The Telegraph
Since 1st March, 1999
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Asim faces fire for empty coffers

Calcutta, Jan. 30: In an act redolent of his predecessor Ashok Mitra, the original author of the CPM’s Delhi-bashing line, beleaguered finance minister Asim Dasgupta today blamed the Centre for Bengal’s near-bankruptcy.

As chief minister Buddhadeb Bhattacharjee looked on, Left Front partners — the CPI, the RSP and the Forward Bloc in particular — tore into Dasgupta for over three hours at a meeting at the CPM headquarters, charging him with keeping them in the dark about the financial crisis that started creeping up on Bengal more than a year ago.

“The Front government is a collective responsibility, yet you chose to keep us in the dark and handle the state finances as your sole charge,” said the RSP.

Dasgupta went into the meeting with Bhattacharjee, who told the Left partners that the government was facing a crisis and that the finance minister would explain why. “I hope you will find his explanation satisfactory,” he said, staying on for an hour-and-a-half.

To be fair, Dasgupta confessed that the communists’ penchant for populism was among several factors that were as much to blame as the Centre’s apathy. The factors he listed were:

n The sharp rise in salaries and allowances of 10 lakh government employees since 1997-98. At present, expenditure on salary is Rs 12,239 crore a year, against the Rs 6177 crore in 1997.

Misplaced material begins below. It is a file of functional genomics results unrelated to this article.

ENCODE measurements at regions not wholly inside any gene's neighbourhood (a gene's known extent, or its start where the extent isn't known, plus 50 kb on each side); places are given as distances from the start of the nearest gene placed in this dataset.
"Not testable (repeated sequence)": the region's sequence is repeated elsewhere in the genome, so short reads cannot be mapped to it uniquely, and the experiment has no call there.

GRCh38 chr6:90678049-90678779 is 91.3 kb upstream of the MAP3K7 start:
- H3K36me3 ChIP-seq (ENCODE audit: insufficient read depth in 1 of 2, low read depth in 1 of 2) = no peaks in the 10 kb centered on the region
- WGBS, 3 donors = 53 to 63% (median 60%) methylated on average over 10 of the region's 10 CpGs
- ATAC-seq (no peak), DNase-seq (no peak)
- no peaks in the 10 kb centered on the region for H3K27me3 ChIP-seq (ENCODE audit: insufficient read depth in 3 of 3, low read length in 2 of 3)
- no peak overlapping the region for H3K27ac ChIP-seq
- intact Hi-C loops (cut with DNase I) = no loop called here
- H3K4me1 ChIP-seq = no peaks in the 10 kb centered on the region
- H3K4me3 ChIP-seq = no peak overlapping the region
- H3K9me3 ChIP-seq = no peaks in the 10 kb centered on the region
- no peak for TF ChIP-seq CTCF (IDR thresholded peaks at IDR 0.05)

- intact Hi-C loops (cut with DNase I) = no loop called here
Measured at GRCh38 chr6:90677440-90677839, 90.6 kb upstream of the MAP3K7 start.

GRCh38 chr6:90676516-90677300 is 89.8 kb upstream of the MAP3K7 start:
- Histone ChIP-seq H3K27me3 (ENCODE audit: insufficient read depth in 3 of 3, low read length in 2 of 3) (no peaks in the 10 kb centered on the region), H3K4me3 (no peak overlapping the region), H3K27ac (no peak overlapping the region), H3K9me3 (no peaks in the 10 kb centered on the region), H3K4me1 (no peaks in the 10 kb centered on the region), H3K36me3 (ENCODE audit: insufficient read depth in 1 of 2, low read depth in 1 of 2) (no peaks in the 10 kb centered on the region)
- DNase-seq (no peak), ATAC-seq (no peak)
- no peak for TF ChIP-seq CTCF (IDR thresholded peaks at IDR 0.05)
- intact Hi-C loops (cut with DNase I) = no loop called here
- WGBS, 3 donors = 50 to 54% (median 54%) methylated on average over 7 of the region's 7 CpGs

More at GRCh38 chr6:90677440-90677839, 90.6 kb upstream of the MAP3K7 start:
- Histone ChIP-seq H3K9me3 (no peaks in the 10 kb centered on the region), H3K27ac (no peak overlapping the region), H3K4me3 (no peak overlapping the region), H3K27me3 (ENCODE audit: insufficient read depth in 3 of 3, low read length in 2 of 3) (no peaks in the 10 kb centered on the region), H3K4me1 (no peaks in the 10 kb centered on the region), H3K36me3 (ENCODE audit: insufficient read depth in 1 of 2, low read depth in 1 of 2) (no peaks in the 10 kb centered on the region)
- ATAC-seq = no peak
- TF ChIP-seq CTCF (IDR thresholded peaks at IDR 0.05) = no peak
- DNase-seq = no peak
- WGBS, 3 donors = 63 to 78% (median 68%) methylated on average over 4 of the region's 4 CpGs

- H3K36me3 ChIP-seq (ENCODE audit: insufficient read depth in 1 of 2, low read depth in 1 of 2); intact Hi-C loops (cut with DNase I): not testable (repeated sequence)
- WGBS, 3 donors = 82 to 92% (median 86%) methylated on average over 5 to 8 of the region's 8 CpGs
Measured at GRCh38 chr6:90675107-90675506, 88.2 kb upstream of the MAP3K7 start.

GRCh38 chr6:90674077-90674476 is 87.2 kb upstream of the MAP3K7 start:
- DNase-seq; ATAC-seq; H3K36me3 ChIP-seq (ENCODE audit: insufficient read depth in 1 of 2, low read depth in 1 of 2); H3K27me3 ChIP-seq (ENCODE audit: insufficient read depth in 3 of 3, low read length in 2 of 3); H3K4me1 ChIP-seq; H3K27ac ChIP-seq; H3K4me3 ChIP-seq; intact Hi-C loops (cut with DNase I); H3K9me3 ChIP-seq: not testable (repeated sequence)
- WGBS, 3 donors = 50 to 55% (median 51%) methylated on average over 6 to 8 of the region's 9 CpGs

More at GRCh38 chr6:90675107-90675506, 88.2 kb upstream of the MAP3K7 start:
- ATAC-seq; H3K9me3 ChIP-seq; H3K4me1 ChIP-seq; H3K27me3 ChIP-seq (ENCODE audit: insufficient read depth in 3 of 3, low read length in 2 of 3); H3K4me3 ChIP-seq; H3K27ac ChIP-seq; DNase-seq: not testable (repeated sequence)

n Central loans worth around Rs 70,000 crore.

n Poor collection of sales tax.

n Fall in the state’s share of Central tax.

n Restrictions imposed by the RBI on borrowings as well as wage and means advance.

But Dasgupta’s references to Centre-state relations did not satisfy the allies, who asked for a detailed report documenting the instances of the Centre’s indifference to Bengal’s needs.

“Such a document will enable us to understand the issue and to go and explain to the people why things went wrong,” said front chairman and CPM politburo member Biman Bose.

Dasgupta said no major crisis was expected till March but triggered speculation about more taxes in the next budget when he said: “We have to develop and inculcate among the people a habit to pay taxes so that we can expect to generate more revenue.”

Dasgupta distributed copies of a confidential note at the meeting, which he himself collected at the end to avert a leak.

At Writers’ Buildings, he released a 32-page document on the crisis. Copies will be made available to parties, academics and organisations for initiating an “open debate” on the near-bankruptcy of Bengal.

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